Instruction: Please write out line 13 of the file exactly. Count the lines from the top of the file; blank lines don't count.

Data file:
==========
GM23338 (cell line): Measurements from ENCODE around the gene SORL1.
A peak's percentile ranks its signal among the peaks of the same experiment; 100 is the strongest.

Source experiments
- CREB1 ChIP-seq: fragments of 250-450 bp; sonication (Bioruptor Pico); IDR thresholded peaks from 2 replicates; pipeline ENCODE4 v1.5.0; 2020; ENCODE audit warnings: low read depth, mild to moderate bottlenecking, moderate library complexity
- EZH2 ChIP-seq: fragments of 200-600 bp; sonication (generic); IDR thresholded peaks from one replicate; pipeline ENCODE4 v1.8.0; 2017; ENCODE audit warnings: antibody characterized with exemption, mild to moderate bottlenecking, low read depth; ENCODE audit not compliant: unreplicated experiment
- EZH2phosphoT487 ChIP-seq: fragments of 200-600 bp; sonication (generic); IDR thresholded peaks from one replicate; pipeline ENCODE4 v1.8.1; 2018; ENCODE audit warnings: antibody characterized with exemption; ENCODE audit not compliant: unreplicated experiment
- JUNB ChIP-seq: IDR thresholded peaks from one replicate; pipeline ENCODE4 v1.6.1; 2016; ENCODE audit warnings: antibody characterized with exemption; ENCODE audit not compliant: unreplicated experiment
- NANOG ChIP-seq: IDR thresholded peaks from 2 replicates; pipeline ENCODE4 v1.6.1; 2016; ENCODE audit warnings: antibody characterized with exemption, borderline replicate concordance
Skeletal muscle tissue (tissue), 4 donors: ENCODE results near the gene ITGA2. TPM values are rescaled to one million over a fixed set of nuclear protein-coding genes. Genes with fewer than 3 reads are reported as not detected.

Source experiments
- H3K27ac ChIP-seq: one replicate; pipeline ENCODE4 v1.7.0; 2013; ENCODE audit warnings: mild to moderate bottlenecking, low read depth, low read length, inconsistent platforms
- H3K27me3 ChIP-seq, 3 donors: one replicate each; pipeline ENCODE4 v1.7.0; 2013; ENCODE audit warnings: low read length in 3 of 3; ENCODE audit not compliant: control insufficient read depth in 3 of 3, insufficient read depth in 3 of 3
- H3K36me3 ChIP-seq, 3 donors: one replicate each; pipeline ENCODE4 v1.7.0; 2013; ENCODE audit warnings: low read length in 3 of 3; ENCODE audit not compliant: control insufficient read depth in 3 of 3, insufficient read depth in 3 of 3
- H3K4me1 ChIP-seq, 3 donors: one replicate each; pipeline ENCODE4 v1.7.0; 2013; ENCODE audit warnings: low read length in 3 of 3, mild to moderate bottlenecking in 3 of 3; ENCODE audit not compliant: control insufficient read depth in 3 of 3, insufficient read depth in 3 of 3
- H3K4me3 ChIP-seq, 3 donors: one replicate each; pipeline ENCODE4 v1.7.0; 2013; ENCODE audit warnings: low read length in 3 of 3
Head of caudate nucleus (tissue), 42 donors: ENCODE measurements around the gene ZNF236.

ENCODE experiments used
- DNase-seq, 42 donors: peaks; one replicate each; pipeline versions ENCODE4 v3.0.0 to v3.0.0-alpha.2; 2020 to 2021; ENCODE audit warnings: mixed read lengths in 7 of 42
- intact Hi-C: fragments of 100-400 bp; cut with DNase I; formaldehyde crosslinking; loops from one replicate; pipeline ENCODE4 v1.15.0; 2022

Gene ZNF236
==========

- H3K36me3 ChIP-seq, 3 donors: one replicate each; pipeline ENCODE4 v1.7.0; 2013; ENCODE audit warnings: low read length in 3 of 3; ENCODE audit not compliant: control insufficient read depth in 3 of 3, insufficient read depth in 3 of 3